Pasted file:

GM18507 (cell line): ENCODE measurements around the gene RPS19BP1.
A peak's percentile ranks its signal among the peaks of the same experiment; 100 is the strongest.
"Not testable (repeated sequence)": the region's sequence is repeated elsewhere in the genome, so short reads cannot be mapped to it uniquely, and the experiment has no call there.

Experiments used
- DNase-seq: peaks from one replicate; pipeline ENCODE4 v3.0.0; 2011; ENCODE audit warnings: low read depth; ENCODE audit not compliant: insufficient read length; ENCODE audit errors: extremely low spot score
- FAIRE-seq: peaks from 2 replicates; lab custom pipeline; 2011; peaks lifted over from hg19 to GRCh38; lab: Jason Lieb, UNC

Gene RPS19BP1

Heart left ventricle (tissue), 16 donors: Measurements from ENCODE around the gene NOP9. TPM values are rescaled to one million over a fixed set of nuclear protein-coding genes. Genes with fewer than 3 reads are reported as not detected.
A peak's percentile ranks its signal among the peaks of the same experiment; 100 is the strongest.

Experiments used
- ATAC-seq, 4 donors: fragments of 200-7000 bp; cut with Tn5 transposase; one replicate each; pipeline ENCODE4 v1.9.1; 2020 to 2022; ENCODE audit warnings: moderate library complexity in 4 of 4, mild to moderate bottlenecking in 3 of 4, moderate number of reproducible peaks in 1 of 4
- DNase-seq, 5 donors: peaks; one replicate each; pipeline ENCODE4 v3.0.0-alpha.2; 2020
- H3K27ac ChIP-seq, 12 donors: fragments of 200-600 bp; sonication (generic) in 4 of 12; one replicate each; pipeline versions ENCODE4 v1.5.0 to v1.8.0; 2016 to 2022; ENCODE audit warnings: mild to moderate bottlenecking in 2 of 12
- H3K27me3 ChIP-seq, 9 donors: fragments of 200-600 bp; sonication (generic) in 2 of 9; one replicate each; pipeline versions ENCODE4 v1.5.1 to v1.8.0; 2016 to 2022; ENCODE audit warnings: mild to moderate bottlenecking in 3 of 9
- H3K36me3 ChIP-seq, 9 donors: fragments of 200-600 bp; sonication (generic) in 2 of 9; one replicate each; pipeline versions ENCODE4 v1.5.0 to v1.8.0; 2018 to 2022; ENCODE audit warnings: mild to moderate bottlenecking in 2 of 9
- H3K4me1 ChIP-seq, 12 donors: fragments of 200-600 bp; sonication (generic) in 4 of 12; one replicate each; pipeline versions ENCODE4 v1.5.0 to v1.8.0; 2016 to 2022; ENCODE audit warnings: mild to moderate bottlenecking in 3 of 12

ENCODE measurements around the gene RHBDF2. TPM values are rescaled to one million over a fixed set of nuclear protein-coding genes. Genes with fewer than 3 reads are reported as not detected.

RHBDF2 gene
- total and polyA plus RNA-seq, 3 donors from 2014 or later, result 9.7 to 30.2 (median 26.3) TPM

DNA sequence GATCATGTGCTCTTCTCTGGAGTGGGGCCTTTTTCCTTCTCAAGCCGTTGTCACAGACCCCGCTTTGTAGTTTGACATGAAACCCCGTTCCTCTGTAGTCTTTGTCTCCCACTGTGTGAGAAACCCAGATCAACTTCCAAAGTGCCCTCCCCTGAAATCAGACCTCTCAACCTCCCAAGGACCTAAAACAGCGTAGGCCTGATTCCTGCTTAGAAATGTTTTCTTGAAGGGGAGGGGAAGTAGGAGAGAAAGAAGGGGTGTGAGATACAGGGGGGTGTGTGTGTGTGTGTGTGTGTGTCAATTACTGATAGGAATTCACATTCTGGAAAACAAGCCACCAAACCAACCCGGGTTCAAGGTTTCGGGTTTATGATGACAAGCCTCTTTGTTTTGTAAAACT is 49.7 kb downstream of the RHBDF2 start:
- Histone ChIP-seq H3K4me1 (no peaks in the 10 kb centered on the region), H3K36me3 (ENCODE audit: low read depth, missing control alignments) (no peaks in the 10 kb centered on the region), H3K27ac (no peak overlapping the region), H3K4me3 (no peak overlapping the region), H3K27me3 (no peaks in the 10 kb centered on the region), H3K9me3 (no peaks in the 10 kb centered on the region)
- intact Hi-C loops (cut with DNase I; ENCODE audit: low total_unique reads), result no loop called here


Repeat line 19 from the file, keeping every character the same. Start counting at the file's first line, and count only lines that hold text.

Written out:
- total and polyA plus RNA-seq, 3 donors from 2014 or later, result 9.7 to 30.2 (median 26.3) TPM